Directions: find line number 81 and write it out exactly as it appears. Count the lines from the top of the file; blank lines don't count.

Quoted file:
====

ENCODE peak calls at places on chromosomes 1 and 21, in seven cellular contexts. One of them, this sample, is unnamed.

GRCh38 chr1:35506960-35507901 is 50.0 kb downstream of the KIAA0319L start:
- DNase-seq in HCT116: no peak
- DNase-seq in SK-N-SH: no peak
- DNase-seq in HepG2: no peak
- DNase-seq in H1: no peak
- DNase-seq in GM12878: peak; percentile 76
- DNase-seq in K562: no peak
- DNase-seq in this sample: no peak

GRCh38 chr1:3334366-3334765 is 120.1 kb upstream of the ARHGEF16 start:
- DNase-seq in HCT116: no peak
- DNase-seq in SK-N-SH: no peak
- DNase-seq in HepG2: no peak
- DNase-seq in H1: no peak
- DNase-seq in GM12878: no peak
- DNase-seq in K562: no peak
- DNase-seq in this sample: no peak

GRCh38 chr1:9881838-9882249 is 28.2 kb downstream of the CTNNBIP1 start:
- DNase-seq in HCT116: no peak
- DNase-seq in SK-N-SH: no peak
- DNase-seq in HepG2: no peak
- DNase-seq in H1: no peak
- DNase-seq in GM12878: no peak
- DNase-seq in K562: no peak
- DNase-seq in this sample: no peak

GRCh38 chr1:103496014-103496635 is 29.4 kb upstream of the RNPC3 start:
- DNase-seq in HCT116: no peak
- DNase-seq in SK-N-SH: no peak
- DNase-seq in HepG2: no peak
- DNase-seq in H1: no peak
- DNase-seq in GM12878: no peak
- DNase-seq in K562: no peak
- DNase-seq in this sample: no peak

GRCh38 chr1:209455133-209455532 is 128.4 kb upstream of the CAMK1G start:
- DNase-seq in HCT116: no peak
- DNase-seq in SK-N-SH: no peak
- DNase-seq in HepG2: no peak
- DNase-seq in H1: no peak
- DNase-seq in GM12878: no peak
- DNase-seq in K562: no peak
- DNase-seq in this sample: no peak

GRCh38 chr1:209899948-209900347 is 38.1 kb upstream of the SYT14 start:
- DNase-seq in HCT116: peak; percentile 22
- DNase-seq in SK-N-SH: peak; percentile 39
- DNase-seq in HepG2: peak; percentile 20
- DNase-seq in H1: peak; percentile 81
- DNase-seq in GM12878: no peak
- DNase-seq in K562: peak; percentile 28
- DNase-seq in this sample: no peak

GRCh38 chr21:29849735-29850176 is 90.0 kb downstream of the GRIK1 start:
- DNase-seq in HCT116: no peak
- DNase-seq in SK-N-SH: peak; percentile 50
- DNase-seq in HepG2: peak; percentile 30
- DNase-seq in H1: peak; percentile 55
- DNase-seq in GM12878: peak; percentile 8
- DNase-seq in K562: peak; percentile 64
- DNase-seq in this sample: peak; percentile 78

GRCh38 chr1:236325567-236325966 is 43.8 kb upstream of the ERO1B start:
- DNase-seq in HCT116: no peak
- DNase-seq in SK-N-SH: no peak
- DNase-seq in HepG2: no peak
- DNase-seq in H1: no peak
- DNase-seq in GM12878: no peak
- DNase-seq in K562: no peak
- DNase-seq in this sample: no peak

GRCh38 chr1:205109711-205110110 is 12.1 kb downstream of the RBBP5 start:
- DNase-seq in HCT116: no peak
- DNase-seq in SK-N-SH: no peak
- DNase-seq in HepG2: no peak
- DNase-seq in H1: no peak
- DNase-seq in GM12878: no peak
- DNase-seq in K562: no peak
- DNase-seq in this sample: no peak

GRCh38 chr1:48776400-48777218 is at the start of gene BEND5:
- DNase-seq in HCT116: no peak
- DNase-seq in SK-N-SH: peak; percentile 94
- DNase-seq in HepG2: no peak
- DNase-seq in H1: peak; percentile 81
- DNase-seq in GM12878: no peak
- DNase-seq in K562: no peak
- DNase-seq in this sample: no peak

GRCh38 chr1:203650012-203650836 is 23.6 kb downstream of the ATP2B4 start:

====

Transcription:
- DNase-seq in this sample: no peak